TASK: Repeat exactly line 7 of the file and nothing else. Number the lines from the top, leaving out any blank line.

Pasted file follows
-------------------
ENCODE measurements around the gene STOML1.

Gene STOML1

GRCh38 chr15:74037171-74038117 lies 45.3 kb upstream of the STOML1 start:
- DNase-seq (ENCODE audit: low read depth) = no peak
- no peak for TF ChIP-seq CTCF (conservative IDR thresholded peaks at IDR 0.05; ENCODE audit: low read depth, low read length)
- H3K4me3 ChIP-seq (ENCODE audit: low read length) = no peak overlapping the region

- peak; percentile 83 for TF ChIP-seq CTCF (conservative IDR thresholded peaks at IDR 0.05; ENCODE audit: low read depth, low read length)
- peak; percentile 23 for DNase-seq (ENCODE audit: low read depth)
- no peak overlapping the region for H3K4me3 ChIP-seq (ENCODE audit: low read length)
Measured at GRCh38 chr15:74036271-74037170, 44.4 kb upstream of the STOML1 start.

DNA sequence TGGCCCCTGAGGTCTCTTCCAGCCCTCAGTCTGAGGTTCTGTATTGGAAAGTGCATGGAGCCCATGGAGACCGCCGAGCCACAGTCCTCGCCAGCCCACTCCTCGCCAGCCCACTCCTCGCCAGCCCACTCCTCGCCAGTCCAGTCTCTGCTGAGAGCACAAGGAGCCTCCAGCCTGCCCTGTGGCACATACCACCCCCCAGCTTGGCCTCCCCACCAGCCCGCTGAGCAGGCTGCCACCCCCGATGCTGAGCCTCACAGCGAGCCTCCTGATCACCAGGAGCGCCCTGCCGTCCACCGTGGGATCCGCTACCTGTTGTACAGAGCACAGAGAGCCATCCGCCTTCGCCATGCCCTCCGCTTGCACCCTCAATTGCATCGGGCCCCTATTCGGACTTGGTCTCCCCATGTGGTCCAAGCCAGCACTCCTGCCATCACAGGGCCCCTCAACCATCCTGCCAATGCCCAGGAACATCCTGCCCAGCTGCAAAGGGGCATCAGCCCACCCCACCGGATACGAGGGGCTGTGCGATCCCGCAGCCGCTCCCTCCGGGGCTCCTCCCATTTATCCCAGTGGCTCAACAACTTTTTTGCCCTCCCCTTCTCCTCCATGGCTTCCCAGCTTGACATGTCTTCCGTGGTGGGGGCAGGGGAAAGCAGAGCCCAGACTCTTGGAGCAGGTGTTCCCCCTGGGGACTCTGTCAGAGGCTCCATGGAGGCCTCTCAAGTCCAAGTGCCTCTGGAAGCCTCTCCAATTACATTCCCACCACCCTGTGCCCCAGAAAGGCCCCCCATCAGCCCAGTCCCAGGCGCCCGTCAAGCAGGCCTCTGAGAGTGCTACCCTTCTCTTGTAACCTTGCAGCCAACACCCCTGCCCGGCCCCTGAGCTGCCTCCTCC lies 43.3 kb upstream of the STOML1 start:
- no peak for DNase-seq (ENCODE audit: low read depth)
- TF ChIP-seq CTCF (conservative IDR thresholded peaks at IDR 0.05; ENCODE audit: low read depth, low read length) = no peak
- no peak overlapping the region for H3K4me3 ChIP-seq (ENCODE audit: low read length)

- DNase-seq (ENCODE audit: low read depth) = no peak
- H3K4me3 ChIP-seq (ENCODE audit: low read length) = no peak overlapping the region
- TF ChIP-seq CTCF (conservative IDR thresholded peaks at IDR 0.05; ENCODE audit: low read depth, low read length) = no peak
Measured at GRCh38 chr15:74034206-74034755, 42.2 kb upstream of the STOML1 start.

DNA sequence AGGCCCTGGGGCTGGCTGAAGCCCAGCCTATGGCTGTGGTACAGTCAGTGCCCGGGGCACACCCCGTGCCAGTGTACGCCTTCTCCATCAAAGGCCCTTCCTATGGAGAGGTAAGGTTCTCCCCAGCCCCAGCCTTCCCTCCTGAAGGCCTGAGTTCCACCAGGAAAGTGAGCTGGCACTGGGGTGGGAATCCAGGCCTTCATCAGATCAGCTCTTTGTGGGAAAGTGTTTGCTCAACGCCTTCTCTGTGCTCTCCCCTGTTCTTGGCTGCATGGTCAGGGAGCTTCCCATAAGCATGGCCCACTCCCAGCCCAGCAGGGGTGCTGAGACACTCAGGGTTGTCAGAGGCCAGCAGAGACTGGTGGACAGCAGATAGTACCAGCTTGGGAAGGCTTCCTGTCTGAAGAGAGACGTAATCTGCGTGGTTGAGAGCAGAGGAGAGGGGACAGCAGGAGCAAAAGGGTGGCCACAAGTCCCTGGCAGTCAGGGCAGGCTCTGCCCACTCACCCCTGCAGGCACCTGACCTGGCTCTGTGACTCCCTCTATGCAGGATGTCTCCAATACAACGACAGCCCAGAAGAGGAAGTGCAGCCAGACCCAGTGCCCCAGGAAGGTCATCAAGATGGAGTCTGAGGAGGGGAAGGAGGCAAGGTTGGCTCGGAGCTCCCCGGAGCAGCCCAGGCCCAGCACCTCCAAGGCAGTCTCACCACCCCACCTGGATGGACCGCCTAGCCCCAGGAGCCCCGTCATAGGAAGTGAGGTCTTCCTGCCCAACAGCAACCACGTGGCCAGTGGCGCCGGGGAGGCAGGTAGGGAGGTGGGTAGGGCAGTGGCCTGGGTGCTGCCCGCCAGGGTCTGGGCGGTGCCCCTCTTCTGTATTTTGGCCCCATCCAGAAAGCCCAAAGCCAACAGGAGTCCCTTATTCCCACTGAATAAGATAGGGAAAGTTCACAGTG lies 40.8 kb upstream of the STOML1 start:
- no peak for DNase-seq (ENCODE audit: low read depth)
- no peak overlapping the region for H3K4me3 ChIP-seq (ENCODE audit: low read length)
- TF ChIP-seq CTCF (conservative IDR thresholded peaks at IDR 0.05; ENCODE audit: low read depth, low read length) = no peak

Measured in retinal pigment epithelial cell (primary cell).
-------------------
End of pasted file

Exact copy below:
- peak; percentile 83 for TF ChIP-seq CTCF (conservative IDR thresholded peaks at IDR 0.05; ENCODE audit: low read depth, low read length)